The Mexican Supreme Court’s recent decision declaring prohibition against the personal possession of marijuana as unconstitutional put the issue of legalizing the intoxicating substance back on the public policy agenda.
Although Mexican President Enrique Peña Nieto endorses a debate on regulating marijuana, he reiterated his opposition last week to the recreational consumption and legalization of the drug.
In remarks made officiating the new National System for the Integral Protection of Children and Adolescents, Peña Nieto said he is concerned how marijuana legalization would impact youth.
Still, the Mexican leader held out the possibility of legal cannabis for medicinal purposes.
“The state has to do its part to combat crime but without risking children and youth,” Peña Nieto insisted.
Opponents of legalization like Peña Nieto and the federal government’s Juvenile Integration Centers, a national network of drug treatment and substance abuse prevention centers, warn that legalization would increase addictions not only to marijuana but other substances for which pot allegedly serves as the proverbial gateway drug. More addictions will foment more crime — so goes the argument of legalization opponents.
Backers of legalization, on the other hand, point to the health, social and economic costs of two legal and widely consummed drugs — tobacco and alcohol. According to Mexican columnist Jose Gil Olmos, Mexico’s official National Institute of Statistics, Geography and Informatics (INEGI) has pinned 247,000 deaths on tobacco usage from 2003 to 2012.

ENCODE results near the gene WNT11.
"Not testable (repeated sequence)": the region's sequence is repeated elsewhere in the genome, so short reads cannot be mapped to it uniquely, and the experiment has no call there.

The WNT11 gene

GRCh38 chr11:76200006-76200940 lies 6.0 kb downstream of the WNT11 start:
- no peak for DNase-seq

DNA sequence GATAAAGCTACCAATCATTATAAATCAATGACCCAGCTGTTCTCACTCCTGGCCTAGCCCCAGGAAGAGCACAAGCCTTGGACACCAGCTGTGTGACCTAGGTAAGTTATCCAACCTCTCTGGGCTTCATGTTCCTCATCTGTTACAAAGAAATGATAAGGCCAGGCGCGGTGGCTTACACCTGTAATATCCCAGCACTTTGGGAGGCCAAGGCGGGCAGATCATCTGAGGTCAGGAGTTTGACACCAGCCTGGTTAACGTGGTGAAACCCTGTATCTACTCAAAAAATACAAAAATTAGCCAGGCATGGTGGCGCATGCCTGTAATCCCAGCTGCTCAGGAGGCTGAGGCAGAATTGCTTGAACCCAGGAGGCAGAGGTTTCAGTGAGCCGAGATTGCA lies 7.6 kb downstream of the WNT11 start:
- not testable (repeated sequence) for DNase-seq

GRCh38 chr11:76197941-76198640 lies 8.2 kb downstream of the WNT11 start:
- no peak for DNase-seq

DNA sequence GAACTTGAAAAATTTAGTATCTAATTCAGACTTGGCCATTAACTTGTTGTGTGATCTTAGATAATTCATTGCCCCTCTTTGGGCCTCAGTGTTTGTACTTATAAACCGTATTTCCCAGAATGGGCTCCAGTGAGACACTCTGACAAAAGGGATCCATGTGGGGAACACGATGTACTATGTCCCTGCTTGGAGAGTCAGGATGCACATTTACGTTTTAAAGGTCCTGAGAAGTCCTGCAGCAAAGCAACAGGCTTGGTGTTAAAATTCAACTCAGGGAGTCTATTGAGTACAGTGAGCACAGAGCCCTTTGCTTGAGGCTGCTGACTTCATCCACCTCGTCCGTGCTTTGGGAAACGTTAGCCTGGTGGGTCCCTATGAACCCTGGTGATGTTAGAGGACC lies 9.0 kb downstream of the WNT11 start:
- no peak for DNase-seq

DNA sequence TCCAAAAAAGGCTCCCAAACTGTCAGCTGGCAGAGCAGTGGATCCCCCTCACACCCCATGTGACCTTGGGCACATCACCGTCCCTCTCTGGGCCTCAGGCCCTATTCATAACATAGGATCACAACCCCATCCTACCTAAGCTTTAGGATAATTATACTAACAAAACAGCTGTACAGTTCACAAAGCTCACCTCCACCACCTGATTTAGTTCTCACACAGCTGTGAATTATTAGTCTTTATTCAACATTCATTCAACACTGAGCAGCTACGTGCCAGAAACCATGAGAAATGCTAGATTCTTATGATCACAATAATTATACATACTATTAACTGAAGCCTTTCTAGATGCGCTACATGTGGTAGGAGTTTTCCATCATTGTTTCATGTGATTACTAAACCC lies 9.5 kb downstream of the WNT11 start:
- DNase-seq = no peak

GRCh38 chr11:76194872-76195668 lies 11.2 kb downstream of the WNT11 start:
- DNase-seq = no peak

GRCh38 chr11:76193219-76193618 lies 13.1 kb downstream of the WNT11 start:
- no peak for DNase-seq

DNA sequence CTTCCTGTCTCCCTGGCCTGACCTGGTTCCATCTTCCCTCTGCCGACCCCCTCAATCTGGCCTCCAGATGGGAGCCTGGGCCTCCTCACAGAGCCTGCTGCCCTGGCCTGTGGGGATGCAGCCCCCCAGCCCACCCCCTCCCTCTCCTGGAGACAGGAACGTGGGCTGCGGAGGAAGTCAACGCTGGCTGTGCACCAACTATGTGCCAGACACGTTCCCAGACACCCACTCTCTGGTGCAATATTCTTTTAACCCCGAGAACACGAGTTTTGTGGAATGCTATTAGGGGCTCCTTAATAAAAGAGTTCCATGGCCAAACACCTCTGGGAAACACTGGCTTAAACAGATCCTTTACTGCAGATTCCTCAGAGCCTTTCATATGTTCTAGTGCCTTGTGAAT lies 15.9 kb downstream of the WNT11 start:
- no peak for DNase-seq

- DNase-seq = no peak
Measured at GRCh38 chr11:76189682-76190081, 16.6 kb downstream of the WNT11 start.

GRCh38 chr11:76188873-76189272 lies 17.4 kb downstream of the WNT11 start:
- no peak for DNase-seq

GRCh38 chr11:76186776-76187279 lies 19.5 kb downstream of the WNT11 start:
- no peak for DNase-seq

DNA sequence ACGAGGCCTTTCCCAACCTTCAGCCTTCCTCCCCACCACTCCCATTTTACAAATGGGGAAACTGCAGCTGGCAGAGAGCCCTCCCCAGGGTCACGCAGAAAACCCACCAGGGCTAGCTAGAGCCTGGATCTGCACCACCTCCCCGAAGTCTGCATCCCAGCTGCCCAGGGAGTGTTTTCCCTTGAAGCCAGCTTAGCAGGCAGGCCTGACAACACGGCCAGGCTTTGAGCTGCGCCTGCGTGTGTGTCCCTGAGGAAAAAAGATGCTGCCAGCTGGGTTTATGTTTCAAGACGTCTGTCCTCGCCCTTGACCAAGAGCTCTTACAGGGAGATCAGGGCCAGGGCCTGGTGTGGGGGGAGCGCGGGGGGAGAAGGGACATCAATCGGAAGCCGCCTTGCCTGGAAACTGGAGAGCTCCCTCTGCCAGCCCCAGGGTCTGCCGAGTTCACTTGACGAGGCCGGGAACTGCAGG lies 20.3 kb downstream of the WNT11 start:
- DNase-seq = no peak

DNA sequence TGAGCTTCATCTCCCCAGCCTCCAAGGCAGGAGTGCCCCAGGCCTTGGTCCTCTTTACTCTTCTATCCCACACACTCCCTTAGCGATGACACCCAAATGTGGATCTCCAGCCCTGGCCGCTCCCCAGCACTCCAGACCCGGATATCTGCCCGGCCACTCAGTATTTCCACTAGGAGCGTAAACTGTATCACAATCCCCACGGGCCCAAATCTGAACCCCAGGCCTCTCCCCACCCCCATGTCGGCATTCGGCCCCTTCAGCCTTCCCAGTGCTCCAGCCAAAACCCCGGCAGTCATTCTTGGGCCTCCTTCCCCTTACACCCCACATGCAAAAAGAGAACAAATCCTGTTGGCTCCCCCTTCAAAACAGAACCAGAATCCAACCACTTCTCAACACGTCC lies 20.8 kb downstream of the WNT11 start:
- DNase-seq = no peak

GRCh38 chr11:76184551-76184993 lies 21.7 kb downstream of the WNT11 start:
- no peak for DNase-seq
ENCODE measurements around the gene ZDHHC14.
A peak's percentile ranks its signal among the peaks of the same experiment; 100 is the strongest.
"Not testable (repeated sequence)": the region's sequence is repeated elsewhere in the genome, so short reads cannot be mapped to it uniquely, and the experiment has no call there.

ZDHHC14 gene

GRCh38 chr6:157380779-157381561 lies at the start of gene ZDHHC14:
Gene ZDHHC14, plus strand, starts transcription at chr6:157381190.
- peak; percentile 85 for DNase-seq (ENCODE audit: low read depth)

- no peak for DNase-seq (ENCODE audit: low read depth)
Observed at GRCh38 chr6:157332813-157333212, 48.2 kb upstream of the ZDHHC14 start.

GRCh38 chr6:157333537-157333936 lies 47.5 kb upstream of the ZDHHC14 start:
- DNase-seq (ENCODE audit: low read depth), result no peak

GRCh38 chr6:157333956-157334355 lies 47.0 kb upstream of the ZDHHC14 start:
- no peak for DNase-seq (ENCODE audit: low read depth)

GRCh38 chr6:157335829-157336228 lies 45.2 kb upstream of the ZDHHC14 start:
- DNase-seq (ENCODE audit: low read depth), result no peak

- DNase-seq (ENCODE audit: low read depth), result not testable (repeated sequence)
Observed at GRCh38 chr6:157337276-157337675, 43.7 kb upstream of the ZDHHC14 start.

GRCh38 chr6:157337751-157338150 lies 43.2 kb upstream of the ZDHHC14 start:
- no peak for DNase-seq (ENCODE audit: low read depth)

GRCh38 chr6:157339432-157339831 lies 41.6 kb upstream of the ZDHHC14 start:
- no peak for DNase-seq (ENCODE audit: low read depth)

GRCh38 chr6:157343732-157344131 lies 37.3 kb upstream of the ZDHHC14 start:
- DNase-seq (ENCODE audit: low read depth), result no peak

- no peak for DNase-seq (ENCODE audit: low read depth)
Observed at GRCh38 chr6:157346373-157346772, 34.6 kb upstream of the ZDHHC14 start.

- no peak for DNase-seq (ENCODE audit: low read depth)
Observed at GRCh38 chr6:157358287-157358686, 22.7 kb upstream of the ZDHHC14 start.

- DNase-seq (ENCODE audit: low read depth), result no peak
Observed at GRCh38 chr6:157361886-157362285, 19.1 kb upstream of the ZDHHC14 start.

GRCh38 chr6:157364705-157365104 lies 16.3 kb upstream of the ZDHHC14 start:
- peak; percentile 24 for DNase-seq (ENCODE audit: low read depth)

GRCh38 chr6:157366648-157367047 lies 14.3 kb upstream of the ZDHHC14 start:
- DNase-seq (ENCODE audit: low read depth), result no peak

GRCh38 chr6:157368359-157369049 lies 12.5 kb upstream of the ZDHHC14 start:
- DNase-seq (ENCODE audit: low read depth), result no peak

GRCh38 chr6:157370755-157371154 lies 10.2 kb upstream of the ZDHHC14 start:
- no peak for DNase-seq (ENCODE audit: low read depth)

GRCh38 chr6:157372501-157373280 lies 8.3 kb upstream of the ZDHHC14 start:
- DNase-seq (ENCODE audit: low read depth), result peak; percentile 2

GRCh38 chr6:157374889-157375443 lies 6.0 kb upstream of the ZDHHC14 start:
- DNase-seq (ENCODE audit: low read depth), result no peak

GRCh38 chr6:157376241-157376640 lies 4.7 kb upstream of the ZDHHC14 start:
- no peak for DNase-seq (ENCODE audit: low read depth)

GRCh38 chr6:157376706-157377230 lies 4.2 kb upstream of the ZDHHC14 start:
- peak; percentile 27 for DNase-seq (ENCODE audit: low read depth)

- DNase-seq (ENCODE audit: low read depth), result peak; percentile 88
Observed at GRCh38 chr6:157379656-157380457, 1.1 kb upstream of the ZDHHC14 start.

Widely consumed in Mexico, beer and other alcoholic beverages are even sometimes easier to obtain than safe drinking water. The names of beer, tequila and other alcoholic beverage companies adorn public buildings, emblazon the jerseys of soccer players and cover public space in both rural and urban areas.
In short, alcohol brands and their consumption are etched into the conciousness of Mexicans at a very young age.
Alcohol producers can even get red carpet treatment in the Mexican political economy. For instance, President Peña Nieto and Chihuahua Gov. César Duarte lauded the Dutch transnational Heinken’s decision earlier this year to invest approximately $465 million in the construction of a new brewery set for the town of Meoqui, Chihuahua, located south of the state capital.
Expected to create 500 permament jobs and send upwards of 100 suds-laden trucks onto the country’s highways daily, the brewery is slated to begin production in early 2017.
In a column last week, Olmos wrote that the World Health Organization attributes 24,000 traffic deaths in Mexico every year to alcohol-related accidents. Again citing INEGI, Olmos wrote that traffic accidents and alcohol-related disease are rated as two of the top four causes of mortality for Mexicans aged 35 to 44, with alcohol-influenced liver disease accounting for 12,540 deaths in the country annually.
No comparable statistics are linked to marijuana usage.
“(Tobacco and alcohol), which are permitted or legalized since decades ago, might be more dangerous than the use of marijuana, but the fear that (marijuana) generates more death and violence continues being the principal argument that the government and the most conservative sectors of Mexican society will toss out,” Olmos contended.
“In the face of inevitable legalization, the education of children and young people, attention to (pot) smokers and the tax regulation of this drug will have to be discussed as part of the gradual forms of this opening,” he wrote.